By Geoffrey Smith
Investing.com — Nothing creates transparency like a conglomerate spinning units off, which makes the debut of Siemens Energy on Frankfurt’s stock exchange on Monday an interesting study in the outlook for the energy market.
Shares in the newly listed slumped in early trading, to give the company an implied valuation of some 15 billion euros, more than a quarter below what Siemens and its bankers had been hoping for.
Given that the company has a two-thirds stake in Siemens Gamesa (MC:), a builder of wind turbines, that had an implicit value of 10 billion, it’s clear that the market isn’t attaching too many hopes to the rest of its activities, most of which remain challenged by longer-term shifts away from fossil fuel-powered generation.
The creation of Siemens Energy was a chance for outgoing Siemens (DE:) chief executive Joe Kaeser to unlock more value for shareholders by freeing the conglomerate of the dead weight that is its thermal power engineering business.
This outlook for this division has gone from mouth-watering to disastrous in the space of 12 years, as first the Great Recession, then the rise of renewables, severely dented global demand for expensive German gas and coal turbines. According to a presentation for the capital markets prepared by the company earlier this year, earnings – which had taken another hit as President Donald Trump’s trade wars stunted demand – had stabilized before the pandemic, but the most recent financials show that any hope of a turnaround is still largely just that: a hope.
Free cash flow for the nine months through June fell to 133 million euros, from a full-year total of 651 million over the whole of fiscal 2019. Before interest, taxes and amortization, the business made a loss of over 1 billion euros. It hasn’t helped that Gamesa during this period has been hit by a costly restructuring in India (a familiar example of Siemens’ hopes outrunning reality).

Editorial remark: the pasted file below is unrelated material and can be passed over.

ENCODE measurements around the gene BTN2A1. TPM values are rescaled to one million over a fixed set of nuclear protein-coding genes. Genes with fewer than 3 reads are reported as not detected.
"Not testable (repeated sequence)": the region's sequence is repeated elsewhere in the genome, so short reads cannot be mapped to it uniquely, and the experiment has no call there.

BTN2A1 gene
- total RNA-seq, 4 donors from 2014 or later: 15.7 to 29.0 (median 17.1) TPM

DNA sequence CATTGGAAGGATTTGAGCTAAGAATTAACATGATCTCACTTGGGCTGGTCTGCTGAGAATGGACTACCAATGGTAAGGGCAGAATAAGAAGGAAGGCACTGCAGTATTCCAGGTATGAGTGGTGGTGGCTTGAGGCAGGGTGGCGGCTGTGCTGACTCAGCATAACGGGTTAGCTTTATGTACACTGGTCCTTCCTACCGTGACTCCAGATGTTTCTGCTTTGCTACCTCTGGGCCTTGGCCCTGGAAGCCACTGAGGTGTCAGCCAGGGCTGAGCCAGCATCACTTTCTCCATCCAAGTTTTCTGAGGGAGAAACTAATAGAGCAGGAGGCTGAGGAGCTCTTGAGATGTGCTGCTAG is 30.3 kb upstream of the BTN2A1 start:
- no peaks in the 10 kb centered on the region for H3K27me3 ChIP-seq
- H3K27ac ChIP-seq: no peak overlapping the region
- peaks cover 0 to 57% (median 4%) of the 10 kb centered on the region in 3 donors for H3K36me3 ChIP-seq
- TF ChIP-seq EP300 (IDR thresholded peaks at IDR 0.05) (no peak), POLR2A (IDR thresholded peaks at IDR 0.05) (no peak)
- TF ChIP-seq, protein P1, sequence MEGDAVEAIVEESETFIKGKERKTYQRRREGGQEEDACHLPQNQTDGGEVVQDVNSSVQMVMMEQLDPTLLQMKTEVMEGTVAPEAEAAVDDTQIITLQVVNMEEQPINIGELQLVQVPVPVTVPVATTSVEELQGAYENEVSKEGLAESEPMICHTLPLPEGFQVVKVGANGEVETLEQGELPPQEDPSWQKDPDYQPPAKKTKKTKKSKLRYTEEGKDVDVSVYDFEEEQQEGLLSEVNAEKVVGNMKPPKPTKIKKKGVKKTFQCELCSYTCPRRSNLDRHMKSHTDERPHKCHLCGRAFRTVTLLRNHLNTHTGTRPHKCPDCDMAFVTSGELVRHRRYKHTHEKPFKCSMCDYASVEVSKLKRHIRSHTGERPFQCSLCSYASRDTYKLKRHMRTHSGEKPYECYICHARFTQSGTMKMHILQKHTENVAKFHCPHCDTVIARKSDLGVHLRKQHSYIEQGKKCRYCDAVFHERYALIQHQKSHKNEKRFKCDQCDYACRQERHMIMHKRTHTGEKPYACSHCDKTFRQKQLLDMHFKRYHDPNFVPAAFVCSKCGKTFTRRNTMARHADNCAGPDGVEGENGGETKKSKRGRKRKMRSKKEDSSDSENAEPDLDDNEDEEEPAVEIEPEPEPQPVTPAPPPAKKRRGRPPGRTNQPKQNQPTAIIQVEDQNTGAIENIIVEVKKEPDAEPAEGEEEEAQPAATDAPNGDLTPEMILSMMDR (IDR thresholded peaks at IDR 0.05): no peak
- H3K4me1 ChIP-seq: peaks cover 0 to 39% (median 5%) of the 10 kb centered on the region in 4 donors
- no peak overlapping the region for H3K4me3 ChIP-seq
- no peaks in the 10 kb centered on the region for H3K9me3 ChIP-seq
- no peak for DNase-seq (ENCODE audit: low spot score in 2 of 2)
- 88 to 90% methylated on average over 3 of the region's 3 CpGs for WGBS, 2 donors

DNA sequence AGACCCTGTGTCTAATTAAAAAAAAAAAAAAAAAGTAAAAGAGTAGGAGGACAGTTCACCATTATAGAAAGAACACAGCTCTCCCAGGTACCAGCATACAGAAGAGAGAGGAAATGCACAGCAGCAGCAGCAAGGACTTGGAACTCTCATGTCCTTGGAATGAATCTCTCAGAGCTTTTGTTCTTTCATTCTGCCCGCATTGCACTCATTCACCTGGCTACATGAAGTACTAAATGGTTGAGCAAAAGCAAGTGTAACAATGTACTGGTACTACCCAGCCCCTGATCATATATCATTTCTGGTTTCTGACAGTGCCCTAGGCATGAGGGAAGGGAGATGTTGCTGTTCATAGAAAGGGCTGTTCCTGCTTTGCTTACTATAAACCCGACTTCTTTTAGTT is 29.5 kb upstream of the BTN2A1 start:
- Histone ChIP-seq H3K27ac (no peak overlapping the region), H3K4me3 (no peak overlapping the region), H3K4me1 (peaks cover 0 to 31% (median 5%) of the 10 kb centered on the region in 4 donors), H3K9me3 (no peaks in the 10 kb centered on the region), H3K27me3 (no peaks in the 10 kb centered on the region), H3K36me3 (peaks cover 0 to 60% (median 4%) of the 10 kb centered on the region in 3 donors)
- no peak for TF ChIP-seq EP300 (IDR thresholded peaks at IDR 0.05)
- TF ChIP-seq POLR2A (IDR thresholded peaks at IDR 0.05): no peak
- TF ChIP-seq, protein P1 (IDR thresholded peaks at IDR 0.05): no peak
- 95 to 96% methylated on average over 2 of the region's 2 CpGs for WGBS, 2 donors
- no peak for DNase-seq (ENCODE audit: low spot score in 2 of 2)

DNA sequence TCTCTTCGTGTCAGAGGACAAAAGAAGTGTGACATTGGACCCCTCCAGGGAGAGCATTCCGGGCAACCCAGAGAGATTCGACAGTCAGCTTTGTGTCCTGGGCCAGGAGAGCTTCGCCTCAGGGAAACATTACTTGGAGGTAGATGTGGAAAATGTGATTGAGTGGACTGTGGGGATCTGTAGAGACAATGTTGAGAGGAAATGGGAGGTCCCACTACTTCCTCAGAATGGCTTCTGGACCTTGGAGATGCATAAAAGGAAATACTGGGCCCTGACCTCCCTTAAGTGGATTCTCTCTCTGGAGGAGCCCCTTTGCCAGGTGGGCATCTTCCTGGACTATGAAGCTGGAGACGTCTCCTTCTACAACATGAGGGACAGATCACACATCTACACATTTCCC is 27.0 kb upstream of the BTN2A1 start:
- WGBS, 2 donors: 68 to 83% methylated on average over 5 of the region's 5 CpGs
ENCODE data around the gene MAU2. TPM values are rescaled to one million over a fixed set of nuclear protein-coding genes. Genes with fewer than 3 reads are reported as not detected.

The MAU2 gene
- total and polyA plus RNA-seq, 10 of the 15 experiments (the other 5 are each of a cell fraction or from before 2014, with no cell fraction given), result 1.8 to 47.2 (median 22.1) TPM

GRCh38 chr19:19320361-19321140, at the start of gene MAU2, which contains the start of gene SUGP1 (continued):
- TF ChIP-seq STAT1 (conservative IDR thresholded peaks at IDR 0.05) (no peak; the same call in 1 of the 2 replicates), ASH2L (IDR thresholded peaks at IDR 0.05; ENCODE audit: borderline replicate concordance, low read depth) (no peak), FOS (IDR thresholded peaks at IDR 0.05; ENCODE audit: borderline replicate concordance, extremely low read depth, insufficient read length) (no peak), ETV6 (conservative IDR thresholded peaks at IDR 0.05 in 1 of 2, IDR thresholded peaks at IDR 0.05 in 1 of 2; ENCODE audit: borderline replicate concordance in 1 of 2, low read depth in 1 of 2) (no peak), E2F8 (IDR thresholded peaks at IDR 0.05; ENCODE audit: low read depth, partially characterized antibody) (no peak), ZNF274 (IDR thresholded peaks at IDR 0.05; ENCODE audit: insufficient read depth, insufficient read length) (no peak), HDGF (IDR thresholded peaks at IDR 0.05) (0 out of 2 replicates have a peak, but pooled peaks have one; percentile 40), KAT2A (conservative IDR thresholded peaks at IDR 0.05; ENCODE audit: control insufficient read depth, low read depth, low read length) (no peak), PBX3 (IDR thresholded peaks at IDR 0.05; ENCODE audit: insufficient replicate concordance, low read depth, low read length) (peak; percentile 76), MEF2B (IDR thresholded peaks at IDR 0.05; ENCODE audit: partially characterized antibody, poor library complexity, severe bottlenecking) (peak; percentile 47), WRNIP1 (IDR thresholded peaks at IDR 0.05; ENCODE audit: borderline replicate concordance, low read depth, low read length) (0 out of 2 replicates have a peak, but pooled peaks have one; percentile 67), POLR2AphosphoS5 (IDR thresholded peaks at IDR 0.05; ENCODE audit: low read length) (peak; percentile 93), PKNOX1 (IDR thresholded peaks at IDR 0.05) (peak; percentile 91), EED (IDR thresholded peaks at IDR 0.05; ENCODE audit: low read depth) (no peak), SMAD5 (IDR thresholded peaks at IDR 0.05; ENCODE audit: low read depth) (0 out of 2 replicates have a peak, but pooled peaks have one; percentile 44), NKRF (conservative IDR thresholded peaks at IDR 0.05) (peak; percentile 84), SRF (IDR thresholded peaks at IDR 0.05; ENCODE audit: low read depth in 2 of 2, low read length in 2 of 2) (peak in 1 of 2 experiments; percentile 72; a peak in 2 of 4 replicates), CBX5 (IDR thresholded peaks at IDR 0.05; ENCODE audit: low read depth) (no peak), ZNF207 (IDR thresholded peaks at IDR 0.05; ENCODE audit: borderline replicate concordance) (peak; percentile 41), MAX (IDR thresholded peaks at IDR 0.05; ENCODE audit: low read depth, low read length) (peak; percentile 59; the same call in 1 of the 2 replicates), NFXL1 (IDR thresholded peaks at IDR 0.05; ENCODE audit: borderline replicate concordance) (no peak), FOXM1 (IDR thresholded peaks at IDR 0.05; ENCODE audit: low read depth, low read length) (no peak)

The company is promising big further reductions in costs and working capital over the next few years, but it acknowledges that past rationalizations haven’t been enough to make costs fall faster than revenues. Moreover, the new company has a gap of over 1 billion in pension liabilities that it will have to fund somehow (and the current discount rate of 1.8% for its liabilities looks high, given that the yield on 10-year German debt is below -0.5%).
It’s to Kaeser’s credit that, up until to the end of his tenure at Siemens, he has streamlined the parent company to be a much more focused and forward-looking company. Even so, the burdens of the past cannot be shaken off so easily: the company still has nearly half of the company and is only planning to sell down to 25%. That explains why Siemens has come out of the last decade in better shape than General Electric (NYSE:), its long-standing rival. Even so, this is an incomplete unlocking of value: the conglomerate discount will continue to dog Siemens stock for the foreseeable future, while the presence of the fossil fuel division is likely to weigh on Siemens Energy for just as long.
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